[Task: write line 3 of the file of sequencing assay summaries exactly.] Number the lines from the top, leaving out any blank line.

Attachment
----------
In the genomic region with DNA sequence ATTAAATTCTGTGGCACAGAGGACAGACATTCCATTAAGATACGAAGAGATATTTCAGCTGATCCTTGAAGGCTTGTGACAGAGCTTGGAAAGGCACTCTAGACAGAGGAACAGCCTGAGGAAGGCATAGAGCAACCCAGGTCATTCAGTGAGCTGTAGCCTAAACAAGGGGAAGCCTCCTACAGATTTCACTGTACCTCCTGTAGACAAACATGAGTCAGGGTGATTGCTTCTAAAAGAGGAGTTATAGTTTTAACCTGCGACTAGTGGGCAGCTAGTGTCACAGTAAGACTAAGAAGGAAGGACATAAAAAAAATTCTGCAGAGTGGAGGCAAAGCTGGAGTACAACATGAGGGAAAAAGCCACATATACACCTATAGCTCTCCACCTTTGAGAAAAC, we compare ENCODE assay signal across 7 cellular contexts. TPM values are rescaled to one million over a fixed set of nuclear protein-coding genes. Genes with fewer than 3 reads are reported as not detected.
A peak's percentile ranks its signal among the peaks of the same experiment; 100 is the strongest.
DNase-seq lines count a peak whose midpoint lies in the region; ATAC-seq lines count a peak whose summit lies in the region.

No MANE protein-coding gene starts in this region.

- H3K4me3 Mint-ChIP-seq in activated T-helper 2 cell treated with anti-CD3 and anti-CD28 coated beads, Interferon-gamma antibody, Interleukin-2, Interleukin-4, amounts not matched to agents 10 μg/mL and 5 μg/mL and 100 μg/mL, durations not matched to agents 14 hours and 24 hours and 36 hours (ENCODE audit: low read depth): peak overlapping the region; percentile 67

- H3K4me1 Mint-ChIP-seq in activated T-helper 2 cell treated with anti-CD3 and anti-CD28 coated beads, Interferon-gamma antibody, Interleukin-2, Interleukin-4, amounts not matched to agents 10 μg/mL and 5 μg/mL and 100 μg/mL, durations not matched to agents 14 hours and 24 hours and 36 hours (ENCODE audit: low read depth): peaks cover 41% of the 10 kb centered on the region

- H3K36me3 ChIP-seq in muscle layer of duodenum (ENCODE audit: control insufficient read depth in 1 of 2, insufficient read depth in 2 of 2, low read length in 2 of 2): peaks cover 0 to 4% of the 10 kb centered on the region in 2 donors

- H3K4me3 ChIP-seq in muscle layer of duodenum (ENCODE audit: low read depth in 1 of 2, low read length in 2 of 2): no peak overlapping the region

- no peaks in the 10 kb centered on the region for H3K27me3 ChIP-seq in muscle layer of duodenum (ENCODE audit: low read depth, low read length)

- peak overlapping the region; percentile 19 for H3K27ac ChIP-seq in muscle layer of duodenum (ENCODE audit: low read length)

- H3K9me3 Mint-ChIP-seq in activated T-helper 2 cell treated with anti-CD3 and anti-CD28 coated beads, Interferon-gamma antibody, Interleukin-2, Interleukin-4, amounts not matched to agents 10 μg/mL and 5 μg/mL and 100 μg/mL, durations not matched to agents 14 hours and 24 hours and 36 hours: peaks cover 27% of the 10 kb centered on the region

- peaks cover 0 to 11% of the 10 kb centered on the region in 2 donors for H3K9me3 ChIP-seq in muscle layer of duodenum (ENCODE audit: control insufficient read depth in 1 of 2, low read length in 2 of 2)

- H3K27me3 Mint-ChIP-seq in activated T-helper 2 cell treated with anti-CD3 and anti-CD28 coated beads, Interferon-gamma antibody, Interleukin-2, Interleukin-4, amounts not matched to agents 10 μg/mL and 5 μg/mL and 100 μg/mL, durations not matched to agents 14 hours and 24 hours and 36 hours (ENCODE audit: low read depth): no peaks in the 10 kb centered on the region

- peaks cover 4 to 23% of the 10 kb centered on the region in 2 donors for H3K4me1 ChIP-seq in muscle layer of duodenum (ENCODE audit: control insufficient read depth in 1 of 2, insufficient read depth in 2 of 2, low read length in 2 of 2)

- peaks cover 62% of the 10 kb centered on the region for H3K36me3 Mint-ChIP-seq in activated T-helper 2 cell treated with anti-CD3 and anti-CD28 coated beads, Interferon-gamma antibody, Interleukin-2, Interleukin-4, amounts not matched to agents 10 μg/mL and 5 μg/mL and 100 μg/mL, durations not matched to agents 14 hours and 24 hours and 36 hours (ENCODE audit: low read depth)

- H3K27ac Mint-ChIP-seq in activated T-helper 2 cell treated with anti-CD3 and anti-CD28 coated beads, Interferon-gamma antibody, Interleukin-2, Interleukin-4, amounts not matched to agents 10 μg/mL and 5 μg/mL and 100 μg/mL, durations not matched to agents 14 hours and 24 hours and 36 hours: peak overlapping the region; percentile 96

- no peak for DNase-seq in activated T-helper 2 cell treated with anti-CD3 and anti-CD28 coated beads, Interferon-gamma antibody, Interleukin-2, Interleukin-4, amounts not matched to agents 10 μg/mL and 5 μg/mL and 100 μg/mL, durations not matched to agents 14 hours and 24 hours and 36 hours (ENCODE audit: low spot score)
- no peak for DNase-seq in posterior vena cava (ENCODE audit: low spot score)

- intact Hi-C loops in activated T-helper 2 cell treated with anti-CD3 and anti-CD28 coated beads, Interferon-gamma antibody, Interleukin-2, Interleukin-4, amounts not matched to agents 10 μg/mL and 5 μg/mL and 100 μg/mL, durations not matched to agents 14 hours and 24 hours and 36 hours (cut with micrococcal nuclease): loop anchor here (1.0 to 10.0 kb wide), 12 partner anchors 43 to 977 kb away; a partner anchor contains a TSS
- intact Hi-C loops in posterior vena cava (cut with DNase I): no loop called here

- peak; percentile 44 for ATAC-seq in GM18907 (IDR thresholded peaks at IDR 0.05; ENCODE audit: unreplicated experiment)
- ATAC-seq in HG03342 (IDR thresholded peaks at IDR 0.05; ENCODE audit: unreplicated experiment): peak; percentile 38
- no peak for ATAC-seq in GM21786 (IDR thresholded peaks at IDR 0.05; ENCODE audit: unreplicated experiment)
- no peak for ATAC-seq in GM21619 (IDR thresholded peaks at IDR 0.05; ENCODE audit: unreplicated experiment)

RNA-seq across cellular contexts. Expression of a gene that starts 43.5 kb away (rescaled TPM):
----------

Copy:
DNase-seq lines count a peak whose midpoint lies in the region; ATAC-seq lines count a peak whose summit lies in the region.